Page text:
Neuropeptide RFRP-1 (81-92)
Neuropeptides are small signaling molecules produced and released by neurons engaged in many physiological functions. Indeed, neuropeptides act on neural substrates such as G protein-coupled receptors (GPCRs), tyrosine-kinase receptors, insuline-like peptides and also ion channels. Actions of neuropeptides result in slow-onset, long-lasting modulation of synaptic transmission.
Pro-FMRFamide-related neuropeptide VF
Pro-FMRFamide-related neuropeptide VF also called neuropeptide VF precursor are expressed in neurons in mediobasal hypothalamus. Neuropeptide VF precursor is a propeptide which is cleaved in three others peptide: Neuropeptide RFRP-1, RFRP-2 and RFRP-3.
Neuropeptide RFRP-1 (81-92)
Neuropeptide RFRP-1 play a role in the negative regulation of gonadotropin synthesis and secretion. Neuropeptide RFRP-1 is an agonist of the NPFF1 and NPFF2 receptors. In rats, neuropeptide RFRP-1 increases prolactin release. Neuropeptide RFRP-1 (81-92) MPHSFANLPLRF-NH2 is a part of neuropeptide RFRP-1 and is used to study NPFF receptors.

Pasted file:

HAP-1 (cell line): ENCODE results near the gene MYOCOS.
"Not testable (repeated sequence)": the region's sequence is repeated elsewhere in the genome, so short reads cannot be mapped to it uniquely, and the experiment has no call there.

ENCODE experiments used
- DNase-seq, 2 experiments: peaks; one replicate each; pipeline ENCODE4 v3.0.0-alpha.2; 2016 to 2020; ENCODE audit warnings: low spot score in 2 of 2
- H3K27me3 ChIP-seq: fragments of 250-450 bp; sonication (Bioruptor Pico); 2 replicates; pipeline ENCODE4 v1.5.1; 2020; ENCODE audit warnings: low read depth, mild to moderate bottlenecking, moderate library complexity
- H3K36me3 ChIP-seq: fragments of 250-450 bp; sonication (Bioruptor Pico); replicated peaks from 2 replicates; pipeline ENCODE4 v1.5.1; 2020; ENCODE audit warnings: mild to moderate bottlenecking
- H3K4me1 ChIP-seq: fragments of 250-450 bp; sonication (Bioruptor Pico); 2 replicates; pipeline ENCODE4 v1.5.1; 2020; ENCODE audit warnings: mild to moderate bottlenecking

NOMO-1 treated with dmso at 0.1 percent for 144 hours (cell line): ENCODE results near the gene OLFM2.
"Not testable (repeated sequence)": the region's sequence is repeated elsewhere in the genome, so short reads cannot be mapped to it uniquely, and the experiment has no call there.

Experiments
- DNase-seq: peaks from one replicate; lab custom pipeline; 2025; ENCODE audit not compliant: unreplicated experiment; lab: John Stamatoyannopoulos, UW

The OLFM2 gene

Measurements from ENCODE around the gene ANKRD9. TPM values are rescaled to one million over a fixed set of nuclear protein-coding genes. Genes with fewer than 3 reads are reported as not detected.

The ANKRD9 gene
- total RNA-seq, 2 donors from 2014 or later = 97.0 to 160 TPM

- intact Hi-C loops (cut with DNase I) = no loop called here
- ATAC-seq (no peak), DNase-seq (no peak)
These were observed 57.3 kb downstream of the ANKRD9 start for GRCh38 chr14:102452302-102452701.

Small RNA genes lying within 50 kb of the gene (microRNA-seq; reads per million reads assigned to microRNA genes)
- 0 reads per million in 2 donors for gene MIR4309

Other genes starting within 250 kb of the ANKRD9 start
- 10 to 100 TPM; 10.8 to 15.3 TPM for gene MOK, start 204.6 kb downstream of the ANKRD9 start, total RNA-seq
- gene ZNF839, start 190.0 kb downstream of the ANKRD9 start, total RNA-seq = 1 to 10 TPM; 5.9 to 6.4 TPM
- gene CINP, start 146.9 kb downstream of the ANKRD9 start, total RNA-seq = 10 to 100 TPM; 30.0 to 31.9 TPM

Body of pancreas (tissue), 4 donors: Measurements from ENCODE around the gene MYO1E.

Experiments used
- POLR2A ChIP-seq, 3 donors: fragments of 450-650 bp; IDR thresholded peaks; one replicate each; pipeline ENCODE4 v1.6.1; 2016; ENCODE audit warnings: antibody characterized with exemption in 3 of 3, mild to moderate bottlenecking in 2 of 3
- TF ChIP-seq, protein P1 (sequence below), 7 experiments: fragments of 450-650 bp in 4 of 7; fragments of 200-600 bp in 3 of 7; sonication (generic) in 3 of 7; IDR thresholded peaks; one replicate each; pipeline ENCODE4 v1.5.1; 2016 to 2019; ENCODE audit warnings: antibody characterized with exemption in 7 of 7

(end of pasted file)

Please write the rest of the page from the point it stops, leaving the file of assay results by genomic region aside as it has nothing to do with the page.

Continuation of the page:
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1- Hinuma S. et al. Nat Cell Biol. 2(10):703-708 (2000)
Only a few RFamide peptides have been identified in mammals, although they have been abundantly found in invertebrates. Here we report the identification of a human gene that encodes at least three RFamide-related peptides, hRFRP-1-3. Cells transfected with a seven-transmembrane-domain receptor, OT7T022, specifically respond to synthetic hRFRP-1 and hRFRP-3 but not to hRFRP-2. RFRP and OT7T022 mRNAs are expressed in particular regions of the rat hypothalamus, and intracerebroventricular administration of hRFRP-1 increases prolactin secretion in rats. Our results indicate that a variety of RFamide-related peptides may exist and function in mammals.
2- Murakami M. et al. J Endrocrinol. 199(1):105-112 (2008)